With Osama bin Laden dead, al-Qaeda "Chief Operations Officer" Ayman al-Zawahri will most likely take over the terrorist organization. But with al-Qaeda so decentralized and loosely linked, bin Laden's death is not likely to have many immediate effects, writes Nicholas Kristof on his New York Times blog. Bin Laden's killing "might have mattered more in 2002 or 2003," writes Kristof, but since then "popular opinion has moved more against him, and you no longer see Osama T-shirts for sale in the markets." Kristof adds: "Al-Qaeda is already going through a difficult time because it has been sidelined by the Arab Spring protests."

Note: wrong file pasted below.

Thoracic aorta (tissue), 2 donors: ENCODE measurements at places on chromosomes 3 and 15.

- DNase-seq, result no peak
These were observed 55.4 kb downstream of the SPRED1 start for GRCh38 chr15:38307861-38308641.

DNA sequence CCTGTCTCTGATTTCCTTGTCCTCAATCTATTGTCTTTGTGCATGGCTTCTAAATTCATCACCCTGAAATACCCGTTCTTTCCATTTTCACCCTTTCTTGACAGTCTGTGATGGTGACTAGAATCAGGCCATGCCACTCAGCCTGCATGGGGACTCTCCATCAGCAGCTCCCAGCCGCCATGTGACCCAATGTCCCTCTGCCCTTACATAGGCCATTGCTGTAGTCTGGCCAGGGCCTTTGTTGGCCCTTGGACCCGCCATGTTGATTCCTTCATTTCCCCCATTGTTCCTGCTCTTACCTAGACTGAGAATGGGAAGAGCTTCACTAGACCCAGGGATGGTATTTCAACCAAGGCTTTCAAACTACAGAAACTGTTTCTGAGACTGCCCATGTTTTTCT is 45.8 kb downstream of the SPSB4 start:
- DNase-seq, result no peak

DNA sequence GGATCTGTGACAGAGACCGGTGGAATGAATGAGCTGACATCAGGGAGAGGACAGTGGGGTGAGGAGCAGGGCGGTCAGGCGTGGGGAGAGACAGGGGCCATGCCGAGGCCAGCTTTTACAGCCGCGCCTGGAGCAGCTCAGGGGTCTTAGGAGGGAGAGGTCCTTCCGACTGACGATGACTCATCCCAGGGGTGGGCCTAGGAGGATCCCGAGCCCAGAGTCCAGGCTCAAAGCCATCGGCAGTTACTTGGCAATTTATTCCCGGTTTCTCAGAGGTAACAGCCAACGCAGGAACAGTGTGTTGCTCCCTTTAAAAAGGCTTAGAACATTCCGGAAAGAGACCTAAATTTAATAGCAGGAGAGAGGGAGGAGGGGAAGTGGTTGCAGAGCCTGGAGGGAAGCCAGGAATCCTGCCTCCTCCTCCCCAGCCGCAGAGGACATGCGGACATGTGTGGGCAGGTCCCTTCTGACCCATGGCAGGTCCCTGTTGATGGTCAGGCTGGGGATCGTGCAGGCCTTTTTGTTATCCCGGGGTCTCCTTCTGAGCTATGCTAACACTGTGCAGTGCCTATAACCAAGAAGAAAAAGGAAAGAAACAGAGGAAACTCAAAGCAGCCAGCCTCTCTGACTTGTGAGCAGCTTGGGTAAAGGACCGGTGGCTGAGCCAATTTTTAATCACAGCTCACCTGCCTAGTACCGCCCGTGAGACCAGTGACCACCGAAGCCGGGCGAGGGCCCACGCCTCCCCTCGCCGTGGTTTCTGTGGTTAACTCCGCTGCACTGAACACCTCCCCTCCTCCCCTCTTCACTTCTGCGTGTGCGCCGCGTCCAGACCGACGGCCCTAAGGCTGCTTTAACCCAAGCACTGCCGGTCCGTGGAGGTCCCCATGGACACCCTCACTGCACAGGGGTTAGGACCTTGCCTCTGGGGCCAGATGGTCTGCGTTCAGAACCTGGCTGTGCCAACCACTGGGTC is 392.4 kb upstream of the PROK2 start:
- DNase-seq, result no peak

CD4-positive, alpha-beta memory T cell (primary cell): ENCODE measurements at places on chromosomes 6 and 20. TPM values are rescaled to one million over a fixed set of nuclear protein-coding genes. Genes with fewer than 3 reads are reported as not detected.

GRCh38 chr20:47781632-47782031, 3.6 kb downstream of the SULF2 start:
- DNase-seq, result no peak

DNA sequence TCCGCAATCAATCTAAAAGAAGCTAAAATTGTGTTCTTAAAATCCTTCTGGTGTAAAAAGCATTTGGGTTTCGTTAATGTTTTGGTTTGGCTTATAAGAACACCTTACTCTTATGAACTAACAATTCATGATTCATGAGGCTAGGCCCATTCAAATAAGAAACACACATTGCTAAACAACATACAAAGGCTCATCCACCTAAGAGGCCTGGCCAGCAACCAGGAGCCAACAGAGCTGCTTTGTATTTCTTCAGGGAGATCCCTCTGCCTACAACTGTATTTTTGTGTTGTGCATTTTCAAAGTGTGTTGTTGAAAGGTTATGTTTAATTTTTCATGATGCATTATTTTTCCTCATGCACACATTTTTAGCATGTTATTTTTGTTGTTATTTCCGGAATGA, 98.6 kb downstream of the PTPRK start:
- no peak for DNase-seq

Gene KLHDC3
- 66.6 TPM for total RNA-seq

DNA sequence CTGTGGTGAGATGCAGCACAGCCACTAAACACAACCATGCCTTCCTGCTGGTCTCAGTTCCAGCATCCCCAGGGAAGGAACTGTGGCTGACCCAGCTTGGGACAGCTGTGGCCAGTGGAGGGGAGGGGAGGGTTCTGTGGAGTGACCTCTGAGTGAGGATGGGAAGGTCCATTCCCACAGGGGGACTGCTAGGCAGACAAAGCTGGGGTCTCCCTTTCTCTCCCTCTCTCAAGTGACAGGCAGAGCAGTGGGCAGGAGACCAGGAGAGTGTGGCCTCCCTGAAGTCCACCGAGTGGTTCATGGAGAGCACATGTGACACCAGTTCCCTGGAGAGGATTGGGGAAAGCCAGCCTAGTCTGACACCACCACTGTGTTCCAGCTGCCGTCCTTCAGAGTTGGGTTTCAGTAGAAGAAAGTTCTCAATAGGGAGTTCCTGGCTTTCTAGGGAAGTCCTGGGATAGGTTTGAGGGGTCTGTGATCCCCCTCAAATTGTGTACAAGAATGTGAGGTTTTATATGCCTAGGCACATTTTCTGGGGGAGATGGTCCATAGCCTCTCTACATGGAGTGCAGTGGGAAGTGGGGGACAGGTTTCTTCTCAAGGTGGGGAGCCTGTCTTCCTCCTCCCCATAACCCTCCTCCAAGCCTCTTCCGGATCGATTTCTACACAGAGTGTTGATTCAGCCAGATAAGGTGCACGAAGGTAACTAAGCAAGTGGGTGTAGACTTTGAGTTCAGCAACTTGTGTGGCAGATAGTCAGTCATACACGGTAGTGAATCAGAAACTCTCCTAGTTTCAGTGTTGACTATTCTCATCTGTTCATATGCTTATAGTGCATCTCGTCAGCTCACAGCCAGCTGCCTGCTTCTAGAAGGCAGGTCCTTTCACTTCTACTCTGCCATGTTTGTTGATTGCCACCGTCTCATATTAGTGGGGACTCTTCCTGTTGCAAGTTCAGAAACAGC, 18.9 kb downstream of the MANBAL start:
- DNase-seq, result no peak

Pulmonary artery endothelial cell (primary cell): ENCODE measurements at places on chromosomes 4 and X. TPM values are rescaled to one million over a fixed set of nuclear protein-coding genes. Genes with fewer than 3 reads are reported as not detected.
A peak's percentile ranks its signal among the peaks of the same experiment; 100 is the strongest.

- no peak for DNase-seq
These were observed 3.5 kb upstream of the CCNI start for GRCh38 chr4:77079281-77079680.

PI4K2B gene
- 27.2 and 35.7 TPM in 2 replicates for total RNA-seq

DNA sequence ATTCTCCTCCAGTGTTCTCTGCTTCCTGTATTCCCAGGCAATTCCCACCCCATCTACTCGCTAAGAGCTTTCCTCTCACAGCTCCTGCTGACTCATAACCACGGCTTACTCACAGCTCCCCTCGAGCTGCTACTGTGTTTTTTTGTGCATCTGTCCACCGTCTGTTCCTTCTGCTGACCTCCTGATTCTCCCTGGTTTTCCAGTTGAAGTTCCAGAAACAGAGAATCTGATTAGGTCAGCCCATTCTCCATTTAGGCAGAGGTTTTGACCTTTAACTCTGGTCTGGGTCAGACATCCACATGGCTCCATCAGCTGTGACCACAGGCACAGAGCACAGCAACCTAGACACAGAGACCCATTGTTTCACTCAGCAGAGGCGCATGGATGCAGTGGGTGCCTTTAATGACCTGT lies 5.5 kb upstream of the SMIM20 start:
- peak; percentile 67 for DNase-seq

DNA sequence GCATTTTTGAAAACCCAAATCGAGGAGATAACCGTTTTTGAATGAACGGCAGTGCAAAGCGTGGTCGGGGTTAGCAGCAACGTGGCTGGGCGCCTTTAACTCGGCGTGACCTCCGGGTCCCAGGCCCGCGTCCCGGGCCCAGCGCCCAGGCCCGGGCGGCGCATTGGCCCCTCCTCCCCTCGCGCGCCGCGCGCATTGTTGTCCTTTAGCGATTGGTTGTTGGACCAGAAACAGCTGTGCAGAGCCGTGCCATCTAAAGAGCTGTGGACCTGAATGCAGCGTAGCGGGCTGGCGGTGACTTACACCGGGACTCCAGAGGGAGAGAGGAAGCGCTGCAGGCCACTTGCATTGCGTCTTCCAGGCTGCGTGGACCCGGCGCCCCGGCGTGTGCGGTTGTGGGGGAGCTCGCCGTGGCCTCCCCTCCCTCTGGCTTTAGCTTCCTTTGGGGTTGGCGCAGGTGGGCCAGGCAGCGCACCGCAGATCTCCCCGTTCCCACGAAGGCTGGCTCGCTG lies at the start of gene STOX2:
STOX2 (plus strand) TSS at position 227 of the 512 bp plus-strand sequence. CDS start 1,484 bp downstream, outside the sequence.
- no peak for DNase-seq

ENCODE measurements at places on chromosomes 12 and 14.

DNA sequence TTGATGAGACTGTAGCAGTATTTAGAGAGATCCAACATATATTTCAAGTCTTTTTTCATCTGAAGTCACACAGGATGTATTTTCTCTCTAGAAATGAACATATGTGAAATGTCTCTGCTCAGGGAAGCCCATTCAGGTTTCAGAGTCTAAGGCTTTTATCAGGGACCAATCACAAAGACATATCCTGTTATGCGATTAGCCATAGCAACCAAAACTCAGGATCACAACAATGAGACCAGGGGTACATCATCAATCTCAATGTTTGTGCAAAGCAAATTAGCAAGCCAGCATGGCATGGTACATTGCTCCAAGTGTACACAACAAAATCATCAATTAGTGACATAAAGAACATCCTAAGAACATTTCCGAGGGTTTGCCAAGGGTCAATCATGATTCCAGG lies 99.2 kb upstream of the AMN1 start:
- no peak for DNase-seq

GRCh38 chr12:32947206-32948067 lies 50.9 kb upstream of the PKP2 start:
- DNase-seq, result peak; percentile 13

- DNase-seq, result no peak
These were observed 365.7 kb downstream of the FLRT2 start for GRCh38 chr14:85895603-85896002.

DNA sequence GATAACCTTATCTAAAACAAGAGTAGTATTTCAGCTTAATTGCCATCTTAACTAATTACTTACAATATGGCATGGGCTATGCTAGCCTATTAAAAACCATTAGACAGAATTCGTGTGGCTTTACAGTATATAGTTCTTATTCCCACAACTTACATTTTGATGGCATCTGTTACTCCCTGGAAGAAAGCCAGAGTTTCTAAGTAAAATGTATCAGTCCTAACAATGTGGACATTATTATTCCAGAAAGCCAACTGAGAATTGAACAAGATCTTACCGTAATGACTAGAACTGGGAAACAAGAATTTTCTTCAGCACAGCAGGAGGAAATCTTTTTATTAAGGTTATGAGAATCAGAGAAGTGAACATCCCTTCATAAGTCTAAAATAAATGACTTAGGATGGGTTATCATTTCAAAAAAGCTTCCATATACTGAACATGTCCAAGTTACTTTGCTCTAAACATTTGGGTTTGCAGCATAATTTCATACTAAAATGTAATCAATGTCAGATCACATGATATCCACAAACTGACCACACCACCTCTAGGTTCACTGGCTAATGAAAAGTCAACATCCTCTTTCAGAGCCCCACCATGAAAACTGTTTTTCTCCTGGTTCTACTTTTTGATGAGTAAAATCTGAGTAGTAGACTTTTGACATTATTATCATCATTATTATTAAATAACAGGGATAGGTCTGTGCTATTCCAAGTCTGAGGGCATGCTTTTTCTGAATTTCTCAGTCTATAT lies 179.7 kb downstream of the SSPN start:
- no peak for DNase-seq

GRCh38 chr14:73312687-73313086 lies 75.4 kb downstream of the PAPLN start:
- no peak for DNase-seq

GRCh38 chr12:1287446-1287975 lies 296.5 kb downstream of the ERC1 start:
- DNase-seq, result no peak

Zawahri has long been a major figure in al-Qaeda. He has been friends with bin Laden since fighting alongside him in the 1980s in Afghanistan, reports Reuters. Born to a rich Egyptian family in 1951, Zawahri has been a militant since 1973, when he was still a medical student. He was among the 301 people arrested for the assassination of Egyptian president President Anwar Sadat in 1981, but was cleared of involvement.